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Selected Podpieces

VCCA Haiku & Advice for A New Reader

Leaving VCCA

In March, 2009, I spent three weeks in Sweet Briar, Virginia, as a writing Fellow at the Virginia Center for the Creative Arts (a.k.a. VCCA). I started each day by writing a haiku, or some facsimile, to focus the mind on pen and page. Here are some results.

The silence changes
Fields and drowsy cows inhale –
Train is imminent

Glowing scarlet bird
Self-contained in snowy scene
Unruffled by me

Over and over
Mockingbird states his terms –
Sweet jasmine in the sleet

Logging rig lumbers
Up Sawlog Lane, so I wait –
Both of us getting going

Sunrise over sawmill
Freight train waiting for green light
Woodchucks sleeping in

Frost blankets the grass
Pale daffodils squeeze eyes shut
First full day of spring

Great Bear overhead
Sharp moon-slice above the field
Turn out the other lights!

Computer crashes
Two weeks of work down the tubes
Go walk in the woods

Starling crowds cry
Day and night on my brain’s rim –
Invasive tinnitus

Man from Illinois
Spreads his seed at my door
Juncos are cheering

I dream of French toast
Morning chef crashes and sings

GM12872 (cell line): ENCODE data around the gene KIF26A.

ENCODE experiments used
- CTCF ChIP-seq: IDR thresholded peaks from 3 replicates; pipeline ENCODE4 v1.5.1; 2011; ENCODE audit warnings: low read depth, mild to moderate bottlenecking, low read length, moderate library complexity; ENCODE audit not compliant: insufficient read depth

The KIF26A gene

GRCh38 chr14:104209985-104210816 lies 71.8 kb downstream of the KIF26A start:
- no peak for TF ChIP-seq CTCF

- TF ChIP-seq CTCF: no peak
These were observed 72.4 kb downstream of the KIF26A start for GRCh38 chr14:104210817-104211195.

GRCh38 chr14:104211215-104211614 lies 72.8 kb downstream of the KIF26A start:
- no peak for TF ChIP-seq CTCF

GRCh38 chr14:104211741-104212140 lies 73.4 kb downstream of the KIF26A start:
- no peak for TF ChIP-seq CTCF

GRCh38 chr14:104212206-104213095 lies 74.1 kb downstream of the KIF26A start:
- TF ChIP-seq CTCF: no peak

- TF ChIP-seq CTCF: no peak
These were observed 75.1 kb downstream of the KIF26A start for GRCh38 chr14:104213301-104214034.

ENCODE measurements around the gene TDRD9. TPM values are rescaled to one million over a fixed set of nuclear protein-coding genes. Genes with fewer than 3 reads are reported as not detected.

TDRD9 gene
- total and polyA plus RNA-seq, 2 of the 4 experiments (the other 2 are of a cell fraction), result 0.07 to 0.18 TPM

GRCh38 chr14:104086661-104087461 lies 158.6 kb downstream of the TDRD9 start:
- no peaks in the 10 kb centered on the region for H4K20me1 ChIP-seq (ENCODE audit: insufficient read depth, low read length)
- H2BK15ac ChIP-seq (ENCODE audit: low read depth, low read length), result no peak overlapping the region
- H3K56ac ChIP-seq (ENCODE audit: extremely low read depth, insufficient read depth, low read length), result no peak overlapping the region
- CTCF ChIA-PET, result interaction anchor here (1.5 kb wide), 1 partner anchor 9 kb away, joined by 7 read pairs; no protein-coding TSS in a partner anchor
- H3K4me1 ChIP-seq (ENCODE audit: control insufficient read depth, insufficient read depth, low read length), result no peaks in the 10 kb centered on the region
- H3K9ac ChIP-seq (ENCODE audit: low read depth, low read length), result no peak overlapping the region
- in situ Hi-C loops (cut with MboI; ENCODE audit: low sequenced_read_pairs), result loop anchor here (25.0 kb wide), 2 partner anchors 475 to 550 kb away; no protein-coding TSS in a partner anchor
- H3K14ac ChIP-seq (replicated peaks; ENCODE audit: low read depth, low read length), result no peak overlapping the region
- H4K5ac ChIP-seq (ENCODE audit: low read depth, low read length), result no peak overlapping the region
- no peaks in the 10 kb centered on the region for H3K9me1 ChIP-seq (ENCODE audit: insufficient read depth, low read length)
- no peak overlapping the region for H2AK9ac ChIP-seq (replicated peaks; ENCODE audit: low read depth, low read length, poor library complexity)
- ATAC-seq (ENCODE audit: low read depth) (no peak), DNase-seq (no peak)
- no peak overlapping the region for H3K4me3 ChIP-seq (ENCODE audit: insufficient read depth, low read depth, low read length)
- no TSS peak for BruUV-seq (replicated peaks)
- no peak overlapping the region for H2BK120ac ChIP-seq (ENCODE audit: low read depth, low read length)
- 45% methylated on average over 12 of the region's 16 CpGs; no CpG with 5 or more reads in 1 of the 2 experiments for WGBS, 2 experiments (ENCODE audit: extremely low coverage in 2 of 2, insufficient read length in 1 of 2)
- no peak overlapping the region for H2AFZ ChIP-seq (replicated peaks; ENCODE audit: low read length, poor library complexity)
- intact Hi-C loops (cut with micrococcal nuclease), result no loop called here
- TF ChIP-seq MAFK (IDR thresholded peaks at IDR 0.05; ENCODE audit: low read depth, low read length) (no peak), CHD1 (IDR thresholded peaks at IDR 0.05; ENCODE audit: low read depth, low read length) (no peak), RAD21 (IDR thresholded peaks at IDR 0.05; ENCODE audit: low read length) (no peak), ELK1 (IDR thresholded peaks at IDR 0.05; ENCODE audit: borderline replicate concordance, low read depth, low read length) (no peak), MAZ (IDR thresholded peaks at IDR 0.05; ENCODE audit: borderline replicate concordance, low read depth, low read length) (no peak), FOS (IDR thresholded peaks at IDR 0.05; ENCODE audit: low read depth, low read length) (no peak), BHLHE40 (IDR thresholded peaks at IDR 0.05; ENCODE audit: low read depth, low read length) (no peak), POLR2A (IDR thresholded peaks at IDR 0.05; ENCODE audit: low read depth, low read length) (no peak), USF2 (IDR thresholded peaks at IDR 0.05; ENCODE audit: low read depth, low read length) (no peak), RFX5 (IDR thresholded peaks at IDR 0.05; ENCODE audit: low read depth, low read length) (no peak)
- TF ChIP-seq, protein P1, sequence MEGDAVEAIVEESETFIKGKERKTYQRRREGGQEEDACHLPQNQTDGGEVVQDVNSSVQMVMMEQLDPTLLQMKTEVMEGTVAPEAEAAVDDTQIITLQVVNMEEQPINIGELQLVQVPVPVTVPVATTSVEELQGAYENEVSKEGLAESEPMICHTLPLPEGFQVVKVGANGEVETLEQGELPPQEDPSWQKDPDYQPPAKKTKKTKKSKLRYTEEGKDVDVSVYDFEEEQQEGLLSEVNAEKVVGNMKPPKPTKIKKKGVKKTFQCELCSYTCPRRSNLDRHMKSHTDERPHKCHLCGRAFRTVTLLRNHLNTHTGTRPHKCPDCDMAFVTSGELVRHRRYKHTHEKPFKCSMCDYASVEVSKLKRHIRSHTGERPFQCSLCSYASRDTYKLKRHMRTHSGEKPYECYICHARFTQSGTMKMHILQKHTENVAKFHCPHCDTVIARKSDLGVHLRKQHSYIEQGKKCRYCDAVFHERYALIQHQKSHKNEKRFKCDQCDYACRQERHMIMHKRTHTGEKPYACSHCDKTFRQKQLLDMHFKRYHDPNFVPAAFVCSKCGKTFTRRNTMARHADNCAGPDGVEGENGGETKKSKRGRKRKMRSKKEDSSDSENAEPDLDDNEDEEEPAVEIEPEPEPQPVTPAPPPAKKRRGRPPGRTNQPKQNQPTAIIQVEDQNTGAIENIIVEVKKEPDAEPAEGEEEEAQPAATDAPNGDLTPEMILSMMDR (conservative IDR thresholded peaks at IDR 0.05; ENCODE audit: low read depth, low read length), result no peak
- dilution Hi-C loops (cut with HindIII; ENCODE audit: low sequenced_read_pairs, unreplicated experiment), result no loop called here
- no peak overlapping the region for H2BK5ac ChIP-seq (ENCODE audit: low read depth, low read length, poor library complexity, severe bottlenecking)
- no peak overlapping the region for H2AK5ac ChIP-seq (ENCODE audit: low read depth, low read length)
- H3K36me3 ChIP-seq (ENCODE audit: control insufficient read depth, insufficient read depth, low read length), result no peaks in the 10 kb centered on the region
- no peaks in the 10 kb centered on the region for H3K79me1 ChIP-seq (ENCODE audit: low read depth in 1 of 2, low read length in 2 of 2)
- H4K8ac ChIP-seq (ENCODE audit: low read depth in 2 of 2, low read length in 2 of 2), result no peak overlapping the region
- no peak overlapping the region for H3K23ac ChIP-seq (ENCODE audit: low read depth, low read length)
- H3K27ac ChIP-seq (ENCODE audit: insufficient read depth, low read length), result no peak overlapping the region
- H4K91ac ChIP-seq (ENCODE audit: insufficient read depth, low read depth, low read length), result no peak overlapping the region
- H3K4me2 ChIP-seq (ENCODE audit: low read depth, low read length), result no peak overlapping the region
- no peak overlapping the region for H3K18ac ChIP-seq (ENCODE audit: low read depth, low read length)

Loud-mouthed man of my dreams

Robins ornament
the apple tree in the fog
New leaves at branch tips

Back from early walk
Signs of passage through wet grass
My own early footprints

What makes people write?
Nine hay bales on the green truck
Birds clamor for spring



Begin your own reading with Auden's
"Musee des Beaux Arts."
All of them read it in high school
and it makes them feel good
to remember a beautiful poem
that they understand. It's even
how each of them feels sometimes:
that she nearly got to the sun, and then
she turned fifty; or he didn't get tenure;
or her daughter never really came home;
or he simply lost interest, his energy
melted away; and despite their achievements,
despite their own glorious arcs,
someday the glassy green swell of the sea
will close silently over them all. Yet
it's amazing, that simple arrangement
of words on the page; and to hear it
will fill them with hope and desire.
Look up from your paper. You have them.
Now, you start reading your work.

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